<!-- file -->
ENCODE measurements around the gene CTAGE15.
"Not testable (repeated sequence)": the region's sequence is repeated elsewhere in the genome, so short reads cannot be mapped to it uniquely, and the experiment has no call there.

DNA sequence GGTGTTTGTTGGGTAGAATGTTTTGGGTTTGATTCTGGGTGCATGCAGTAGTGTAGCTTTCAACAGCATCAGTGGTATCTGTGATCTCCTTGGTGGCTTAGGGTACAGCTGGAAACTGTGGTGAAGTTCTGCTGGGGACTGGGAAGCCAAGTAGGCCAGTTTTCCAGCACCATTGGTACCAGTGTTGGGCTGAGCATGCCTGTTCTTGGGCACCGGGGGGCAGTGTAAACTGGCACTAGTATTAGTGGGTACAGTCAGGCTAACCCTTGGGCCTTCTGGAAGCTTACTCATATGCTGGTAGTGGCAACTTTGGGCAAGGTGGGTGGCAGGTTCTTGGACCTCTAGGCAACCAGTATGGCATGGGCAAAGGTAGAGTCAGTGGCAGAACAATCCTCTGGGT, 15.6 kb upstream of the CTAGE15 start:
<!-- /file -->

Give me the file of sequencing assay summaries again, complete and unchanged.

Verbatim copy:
ENCODE measurements around the gene CTAGE15.
"Not testable (repeated sequence)": the region's sequence is repeated elsewhere in the genome, so short reads cannot be mapped to it uniquely, and the experiment has no call there.

DNA sequence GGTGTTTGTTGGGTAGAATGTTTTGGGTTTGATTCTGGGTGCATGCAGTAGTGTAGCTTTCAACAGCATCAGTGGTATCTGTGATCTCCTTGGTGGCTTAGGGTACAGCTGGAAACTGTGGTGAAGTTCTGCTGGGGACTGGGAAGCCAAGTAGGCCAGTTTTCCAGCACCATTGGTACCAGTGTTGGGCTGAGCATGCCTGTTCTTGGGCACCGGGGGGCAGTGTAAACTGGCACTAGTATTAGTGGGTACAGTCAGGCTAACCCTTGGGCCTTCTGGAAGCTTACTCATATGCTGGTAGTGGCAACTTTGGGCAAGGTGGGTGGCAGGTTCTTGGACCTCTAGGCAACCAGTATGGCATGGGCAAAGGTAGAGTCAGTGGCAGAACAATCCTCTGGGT, 15.6 kb upstream of the CTAGE15 start: